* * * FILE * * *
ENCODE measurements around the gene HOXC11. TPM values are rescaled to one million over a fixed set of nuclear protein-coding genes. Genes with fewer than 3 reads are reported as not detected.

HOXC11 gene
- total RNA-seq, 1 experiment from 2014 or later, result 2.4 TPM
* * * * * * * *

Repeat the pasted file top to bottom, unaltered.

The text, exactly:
ENCODE measurements around the gene HOXC11. TPM values are rescaled to one million over a fixed set of nuclear protein-coding genes. Genes with fewer than 3 reads are reported as not detected.

HOXC11 gene
- total RNA-seq, 1 experiment from 2014 or later, result 2.4 TPM